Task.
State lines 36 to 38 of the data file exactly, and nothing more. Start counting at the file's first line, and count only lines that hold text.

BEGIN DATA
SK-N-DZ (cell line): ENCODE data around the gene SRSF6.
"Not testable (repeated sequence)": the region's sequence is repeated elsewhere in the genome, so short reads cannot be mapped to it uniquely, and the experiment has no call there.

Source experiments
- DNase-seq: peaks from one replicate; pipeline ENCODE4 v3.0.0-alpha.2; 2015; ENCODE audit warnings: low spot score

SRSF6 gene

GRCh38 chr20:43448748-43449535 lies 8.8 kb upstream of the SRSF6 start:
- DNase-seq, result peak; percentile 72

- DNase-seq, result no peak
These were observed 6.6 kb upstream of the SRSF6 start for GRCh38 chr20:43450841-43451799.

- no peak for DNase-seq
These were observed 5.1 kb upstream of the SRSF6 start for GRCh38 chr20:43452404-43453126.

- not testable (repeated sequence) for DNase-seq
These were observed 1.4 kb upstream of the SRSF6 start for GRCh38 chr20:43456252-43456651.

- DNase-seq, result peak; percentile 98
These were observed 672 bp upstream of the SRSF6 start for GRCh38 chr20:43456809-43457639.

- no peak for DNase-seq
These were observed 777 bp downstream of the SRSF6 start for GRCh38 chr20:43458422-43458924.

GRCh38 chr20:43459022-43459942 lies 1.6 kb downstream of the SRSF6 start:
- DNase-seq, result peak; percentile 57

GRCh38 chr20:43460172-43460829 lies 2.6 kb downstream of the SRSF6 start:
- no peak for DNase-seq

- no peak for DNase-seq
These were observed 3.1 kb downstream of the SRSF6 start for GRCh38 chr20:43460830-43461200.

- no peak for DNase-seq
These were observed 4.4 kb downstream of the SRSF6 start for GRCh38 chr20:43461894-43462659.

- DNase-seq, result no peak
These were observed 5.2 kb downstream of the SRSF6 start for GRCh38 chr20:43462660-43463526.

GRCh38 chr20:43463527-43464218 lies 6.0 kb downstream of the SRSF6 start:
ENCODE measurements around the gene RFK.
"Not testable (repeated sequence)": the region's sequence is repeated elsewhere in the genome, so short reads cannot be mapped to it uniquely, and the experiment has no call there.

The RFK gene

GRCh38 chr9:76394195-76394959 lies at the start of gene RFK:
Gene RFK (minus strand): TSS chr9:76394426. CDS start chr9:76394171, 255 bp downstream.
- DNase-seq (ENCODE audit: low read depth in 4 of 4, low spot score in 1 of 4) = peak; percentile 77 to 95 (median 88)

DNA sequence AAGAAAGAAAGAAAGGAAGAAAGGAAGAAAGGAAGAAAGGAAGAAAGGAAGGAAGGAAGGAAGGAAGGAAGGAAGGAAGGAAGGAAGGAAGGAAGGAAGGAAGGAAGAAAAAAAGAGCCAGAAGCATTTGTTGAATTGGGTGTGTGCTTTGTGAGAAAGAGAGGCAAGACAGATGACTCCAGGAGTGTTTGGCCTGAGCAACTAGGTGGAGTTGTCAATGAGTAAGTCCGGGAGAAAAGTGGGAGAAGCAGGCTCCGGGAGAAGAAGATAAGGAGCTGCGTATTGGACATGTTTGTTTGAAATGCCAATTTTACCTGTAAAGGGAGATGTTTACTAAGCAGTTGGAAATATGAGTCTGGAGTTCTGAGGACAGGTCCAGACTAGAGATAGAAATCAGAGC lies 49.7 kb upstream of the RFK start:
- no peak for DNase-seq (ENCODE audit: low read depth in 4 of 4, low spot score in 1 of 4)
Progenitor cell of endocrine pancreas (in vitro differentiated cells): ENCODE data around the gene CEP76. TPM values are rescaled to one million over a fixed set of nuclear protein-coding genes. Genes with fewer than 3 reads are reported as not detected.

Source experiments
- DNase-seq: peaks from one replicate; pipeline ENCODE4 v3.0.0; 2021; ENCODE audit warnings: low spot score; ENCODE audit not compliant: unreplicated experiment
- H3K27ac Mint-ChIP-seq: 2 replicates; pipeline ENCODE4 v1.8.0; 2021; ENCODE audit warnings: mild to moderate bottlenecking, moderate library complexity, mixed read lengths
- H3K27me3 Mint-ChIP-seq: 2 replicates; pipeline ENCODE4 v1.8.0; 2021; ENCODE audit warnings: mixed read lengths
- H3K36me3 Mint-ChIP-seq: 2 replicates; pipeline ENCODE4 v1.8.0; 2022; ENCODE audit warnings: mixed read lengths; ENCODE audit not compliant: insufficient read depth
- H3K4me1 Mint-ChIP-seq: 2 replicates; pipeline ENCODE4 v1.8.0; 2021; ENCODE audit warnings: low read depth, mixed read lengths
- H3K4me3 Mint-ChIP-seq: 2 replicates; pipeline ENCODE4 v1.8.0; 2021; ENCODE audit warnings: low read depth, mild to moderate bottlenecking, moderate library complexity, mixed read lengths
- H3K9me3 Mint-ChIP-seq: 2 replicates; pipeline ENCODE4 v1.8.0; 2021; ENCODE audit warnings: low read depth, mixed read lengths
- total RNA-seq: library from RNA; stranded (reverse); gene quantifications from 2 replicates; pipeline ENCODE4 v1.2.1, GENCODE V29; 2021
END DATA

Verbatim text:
- no peak for DNase-seq (ENCODE audit: low read depth in 4 of 4, low spot score in 1 of 4)
Progenitor cell of endocrine pancreas (in vitro differentiated cells): ENCODE data around the gene CEP76. TPM values are rescaled to one million over a fixed set of nuclear protein-coding genes. Genes with fewer than 3 reads are reported as not detected.

Source experiments